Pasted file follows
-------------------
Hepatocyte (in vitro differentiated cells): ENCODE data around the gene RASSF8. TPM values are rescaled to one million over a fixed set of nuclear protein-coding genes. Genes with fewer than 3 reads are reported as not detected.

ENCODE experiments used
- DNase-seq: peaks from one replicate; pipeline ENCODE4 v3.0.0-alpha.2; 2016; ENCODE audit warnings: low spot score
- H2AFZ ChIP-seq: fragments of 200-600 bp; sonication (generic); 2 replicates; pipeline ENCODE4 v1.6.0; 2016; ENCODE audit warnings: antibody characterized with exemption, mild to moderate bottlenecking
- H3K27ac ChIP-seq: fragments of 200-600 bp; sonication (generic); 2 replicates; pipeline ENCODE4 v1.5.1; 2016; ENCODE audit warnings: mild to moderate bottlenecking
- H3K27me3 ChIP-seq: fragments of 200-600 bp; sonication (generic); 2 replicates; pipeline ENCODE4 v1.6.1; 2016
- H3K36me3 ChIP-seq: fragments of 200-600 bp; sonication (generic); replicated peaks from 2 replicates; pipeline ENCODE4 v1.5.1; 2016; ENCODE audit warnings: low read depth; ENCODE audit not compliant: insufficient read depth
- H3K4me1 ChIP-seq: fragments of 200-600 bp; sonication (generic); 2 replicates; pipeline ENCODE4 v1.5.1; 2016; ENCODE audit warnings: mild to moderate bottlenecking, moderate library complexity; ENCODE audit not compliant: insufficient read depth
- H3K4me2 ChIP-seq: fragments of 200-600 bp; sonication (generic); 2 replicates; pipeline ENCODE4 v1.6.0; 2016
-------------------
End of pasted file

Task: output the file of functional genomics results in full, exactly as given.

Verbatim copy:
Hepatocyte (in vitro differentiated cells): ENCODE data around the gene RASSF8. TPM values are rescaled to one million over a fixed set of nuclear protein-coding genes. Genes with fewer than 3 reads are reported as not detected.

ENCODE experiments used
- DNase-seq: peaks from one replicate; pipeline ENCODE4 v3.0.0-alpha.2; 2016; ENCODE audit warnings: low spot score
- H2AFZ ChIP-seq: fragments of 200-600 bp; sonication (generic); 2 replicates; pipeline ENCODE4 v1.6.0; 2016; ENCODE audit warnings: antibody characterized with exemption, mild to moderate bottlenecking
- H3K27ac ChIP-seq: fragments of 200-600 bp; sonication (generic); 2 replicates; pipeline ENCODE4 v1.5.1; 2016; ENCODE audit warnings: mild to moderate bottlenecking
- H3K27me3 ChIP-seq: fragments of 200-600 bp; sonication (generic); 2 replicates; pipeline ENCODE4 v1.6.1; 2016
- H3K36me3 ChIP-seq: fragments of 200-600 bp; sonication (generic); replicated peaks from 2 replicates; pipeline ENCODE4 v1.5.1; 2016; ENCODE audit warnings: low read depth; ENCODE audit not compliant: insufficient read depth
- H3K4me1 ChIP-seq: fragments of 200-600 bp; sonication (generic); 2 replicates; pipeline ENCODE4 v1.5.1; 2016; ENCODE audit warnings: mild to moderate bottlenecking, moderate library complexity; ENCODE audit not compliant: insufficient read depth
- H3K4me2 ChIP-seq: fragments of 200-600 bp; sonication (generic); 2 replicates; pipeline ENCODE4 v1.6.0; 2016